With many of her early Liverpool compatriots on their way to worldwide fame and fortune, singer Jayne Casey formed Pink Military after the short-lived but seminal Big in Japan folded in 1978. Pink Military’s one album, recorded after two years and numerous lineup changes, is an eclectically derivative (yet amusing) hodgepodge that is neither stunningly original nor disgustingly clichéd.
After Pink Military ended, Casey joined up with bassist/keyboardist Ambrose Reynolds (a onetime member of Frankie Goes to Hollywood), adding a guitarist after the first album, and continued to evade commercial success as Pink Industry. Inhabiting and exploring an original world of sound and vision, Pink Industry sounded something like Siouxsie Sioux fronting Japan, using bits of guitar, bass, drums, electronics and found audio to weave a fascinating soft cushion for Casey’s plain vocals. As the trio progressed (Casey’s vocals on the later records are a big improvement), their efforts turned more towards alluringly textured layers of electronics, making the group’s end all the more regrettable.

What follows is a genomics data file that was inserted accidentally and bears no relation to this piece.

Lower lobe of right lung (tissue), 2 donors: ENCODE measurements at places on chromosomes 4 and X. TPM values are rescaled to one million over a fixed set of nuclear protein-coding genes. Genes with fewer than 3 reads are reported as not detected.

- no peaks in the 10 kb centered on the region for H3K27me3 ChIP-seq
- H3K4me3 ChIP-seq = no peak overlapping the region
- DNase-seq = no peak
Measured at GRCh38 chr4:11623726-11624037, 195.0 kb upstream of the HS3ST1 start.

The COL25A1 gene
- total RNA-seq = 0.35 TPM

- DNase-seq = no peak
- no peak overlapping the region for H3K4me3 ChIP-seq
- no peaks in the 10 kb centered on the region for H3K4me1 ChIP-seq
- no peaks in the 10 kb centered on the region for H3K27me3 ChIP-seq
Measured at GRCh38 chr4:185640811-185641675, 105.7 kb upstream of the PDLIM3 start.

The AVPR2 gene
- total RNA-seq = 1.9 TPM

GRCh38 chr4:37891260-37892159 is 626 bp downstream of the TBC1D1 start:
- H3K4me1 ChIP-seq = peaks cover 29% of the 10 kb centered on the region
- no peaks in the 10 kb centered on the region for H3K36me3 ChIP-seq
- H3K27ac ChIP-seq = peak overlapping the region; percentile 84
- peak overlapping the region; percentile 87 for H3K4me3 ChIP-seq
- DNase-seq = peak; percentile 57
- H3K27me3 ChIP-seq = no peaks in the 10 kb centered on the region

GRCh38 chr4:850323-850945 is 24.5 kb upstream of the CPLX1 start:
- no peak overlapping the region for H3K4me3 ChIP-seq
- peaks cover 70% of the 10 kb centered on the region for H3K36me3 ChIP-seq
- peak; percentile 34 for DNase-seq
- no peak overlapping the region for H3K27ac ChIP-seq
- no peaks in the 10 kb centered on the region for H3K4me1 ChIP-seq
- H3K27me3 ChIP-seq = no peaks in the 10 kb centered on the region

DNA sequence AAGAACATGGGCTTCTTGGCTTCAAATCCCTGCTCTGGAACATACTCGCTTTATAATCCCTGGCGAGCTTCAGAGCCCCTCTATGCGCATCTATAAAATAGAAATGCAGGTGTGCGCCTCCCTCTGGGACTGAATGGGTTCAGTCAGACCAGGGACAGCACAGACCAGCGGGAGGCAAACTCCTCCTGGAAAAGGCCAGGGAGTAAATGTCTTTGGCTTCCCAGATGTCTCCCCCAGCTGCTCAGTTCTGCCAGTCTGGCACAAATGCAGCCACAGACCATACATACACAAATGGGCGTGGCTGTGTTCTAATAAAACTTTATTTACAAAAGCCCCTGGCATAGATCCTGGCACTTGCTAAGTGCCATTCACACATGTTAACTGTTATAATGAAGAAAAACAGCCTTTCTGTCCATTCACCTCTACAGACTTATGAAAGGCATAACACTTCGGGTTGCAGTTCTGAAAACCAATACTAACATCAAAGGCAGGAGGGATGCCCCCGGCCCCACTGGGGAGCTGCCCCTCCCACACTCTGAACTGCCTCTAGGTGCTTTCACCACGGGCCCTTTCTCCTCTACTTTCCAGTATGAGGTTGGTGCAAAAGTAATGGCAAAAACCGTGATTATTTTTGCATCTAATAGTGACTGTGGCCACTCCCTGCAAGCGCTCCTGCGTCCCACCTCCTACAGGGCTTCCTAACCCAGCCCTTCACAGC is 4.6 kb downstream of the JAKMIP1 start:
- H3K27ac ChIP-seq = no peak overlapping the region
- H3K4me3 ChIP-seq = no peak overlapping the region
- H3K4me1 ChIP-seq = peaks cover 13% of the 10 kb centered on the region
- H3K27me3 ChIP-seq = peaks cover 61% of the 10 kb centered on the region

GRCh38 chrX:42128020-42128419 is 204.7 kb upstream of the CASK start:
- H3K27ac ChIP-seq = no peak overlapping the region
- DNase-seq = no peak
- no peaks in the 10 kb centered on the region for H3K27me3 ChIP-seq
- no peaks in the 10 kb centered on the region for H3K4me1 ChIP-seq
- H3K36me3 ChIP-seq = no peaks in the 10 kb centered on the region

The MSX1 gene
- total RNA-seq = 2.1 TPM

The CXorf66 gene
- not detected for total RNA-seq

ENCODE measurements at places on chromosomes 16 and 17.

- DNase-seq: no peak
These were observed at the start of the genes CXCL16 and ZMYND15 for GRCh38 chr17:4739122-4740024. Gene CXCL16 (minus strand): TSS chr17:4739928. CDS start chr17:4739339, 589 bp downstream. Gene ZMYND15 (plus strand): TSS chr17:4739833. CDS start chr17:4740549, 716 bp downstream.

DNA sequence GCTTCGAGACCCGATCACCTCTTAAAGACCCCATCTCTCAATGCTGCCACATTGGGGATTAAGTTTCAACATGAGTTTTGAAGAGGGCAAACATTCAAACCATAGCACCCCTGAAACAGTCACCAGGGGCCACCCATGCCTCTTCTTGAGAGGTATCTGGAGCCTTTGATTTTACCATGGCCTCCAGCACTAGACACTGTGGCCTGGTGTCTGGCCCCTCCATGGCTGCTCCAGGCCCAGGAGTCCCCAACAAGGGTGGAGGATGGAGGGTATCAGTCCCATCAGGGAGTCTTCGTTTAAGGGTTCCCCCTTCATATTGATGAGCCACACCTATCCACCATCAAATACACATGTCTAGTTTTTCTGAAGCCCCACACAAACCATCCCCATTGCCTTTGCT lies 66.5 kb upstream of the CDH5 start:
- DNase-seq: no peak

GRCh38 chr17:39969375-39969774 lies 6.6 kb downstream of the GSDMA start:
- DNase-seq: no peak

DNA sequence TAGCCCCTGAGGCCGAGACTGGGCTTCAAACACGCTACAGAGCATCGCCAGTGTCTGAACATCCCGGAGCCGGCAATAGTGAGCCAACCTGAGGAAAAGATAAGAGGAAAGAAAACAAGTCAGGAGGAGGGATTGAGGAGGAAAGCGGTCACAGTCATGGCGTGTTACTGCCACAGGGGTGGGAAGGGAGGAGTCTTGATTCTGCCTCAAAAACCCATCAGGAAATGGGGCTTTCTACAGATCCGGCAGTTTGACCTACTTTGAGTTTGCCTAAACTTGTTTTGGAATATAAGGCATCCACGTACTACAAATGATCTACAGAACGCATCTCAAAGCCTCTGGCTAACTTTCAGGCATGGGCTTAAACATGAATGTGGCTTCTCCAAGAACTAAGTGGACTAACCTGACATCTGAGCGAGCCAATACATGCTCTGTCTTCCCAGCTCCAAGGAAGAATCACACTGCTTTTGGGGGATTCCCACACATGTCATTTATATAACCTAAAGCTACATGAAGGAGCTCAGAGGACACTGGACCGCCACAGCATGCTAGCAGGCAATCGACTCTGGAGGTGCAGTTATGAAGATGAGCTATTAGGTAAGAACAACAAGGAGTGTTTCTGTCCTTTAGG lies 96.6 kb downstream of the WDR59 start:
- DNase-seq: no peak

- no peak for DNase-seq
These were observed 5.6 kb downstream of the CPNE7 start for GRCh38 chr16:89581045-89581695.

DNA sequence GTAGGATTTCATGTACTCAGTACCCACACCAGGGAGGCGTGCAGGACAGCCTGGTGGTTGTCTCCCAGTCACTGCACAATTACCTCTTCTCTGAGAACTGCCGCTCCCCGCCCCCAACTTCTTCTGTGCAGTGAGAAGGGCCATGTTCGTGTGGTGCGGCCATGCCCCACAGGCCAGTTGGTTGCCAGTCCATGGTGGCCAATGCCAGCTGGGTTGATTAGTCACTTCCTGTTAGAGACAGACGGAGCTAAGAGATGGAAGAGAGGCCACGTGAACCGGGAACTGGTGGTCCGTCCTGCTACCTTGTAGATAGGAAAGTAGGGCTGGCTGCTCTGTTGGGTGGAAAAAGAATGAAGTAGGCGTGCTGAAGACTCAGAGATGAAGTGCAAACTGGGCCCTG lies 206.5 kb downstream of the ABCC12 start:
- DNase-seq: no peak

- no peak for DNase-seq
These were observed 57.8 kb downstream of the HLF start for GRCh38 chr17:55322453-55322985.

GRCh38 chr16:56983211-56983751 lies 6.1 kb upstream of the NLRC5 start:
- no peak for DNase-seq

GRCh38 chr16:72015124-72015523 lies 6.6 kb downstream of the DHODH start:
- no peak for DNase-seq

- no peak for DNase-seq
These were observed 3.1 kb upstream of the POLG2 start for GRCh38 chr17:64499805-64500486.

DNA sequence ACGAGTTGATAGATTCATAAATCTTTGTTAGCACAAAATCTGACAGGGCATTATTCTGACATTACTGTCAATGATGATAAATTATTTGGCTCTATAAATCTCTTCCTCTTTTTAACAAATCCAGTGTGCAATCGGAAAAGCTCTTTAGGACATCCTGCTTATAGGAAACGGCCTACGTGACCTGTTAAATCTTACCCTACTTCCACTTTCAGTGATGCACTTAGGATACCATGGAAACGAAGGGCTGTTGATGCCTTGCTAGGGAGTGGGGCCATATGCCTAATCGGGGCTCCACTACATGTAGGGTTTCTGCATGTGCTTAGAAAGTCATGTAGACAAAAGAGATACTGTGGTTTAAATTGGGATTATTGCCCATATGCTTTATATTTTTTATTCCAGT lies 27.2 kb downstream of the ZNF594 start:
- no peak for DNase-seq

Pink Industry, released during a surprising spurt of UK interest in the by-then-defunct band, is a fine condensation of the three albums that adds a pair of alternate versions, a remix of “What I Wouldn’t Give” and the otherwise unissued “Cruel Garden.”